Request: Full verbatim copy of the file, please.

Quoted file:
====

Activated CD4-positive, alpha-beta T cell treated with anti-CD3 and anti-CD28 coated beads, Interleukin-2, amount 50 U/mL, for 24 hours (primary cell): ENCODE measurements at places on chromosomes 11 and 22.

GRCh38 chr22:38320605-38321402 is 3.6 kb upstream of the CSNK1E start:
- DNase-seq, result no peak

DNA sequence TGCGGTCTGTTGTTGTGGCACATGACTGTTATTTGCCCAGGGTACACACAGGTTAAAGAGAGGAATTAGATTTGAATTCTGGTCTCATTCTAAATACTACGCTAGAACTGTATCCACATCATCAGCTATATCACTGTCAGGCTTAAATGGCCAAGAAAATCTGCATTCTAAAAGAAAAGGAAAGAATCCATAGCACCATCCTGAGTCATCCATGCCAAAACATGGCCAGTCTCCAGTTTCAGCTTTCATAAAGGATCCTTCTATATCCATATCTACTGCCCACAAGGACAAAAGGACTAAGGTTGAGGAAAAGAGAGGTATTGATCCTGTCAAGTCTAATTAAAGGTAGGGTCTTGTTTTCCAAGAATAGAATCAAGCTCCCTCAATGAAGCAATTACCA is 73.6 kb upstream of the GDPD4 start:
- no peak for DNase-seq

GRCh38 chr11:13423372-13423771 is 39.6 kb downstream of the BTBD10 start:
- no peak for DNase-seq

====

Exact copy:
Activated CD4-positive, alpha-beta T cell treated with anti-CD3 and anti-CD28 coated beads, Interleukin-2, amount 50 U/mL, for 24 hours (primary cell): ENCODE measurements at places on chromosomes 11 and 22.

GRCh38 chr22:38320605-38321402 is 3.6 kb upstream of the CSNK1E start:
- DNase-seq, result no peak

DNA sequence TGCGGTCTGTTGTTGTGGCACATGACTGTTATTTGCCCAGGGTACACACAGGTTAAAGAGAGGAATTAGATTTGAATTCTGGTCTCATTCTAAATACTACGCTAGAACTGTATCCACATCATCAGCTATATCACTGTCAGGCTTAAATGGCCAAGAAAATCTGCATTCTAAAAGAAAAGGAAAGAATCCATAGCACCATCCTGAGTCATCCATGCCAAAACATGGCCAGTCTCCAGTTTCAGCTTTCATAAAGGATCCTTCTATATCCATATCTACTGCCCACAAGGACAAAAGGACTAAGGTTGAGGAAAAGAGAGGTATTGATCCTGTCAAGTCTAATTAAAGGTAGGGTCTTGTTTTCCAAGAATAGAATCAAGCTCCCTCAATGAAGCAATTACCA is 73.6 kb upstream of the GDPD4 start:
- no peak for DNase-seq

GRCh38 chr11:13423372-13423771 is 39.6 kb downstream of the BTBD10 start:
- no peak for DNase-seq